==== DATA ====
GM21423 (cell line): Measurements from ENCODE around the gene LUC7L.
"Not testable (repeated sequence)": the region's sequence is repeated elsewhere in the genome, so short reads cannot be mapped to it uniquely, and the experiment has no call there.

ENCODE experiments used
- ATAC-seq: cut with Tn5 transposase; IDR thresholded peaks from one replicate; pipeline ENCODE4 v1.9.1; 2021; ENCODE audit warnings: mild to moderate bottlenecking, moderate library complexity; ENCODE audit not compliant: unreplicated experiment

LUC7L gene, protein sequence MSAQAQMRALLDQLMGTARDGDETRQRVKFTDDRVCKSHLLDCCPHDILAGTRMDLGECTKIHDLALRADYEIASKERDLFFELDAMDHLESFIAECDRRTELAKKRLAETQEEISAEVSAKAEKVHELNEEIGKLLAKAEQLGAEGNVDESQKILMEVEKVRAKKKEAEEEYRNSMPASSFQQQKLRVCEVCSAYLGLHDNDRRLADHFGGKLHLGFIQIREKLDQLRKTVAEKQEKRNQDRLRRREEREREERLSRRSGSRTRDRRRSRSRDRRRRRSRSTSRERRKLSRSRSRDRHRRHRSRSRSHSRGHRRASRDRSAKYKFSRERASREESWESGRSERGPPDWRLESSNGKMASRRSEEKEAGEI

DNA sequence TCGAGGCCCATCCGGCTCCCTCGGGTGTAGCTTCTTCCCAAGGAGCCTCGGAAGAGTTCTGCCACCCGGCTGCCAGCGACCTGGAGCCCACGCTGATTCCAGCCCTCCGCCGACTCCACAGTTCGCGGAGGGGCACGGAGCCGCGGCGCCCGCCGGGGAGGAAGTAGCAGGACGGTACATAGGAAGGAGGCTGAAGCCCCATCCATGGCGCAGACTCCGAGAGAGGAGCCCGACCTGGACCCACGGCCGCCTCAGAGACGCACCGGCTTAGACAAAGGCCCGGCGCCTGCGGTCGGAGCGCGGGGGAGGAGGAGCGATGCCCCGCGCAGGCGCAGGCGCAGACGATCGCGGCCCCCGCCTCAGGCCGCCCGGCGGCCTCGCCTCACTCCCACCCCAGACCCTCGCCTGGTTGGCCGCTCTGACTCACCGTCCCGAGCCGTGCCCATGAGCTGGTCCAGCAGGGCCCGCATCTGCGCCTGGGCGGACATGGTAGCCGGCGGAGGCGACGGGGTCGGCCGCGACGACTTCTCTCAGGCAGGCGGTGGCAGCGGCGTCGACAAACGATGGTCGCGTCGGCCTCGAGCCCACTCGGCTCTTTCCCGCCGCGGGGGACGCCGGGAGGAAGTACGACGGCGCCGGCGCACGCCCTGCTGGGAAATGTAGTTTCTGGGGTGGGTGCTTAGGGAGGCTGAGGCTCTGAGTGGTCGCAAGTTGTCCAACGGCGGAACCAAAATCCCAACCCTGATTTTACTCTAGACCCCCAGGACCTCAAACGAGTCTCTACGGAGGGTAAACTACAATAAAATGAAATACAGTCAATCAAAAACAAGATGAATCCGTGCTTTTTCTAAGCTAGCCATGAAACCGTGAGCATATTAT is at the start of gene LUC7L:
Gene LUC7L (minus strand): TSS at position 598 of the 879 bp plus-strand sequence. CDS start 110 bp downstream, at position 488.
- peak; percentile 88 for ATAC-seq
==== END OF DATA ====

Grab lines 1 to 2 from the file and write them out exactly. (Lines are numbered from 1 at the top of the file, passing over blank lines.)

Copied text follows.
GM21423 (cell line): Measurements from ENCODE around the gene LUC7L.
"Not testable (repeated sequence)": the region's sequence is repeated elsewhere in the genome, so short reads cannot be mapped to it uniquely, and the experiment has no call there.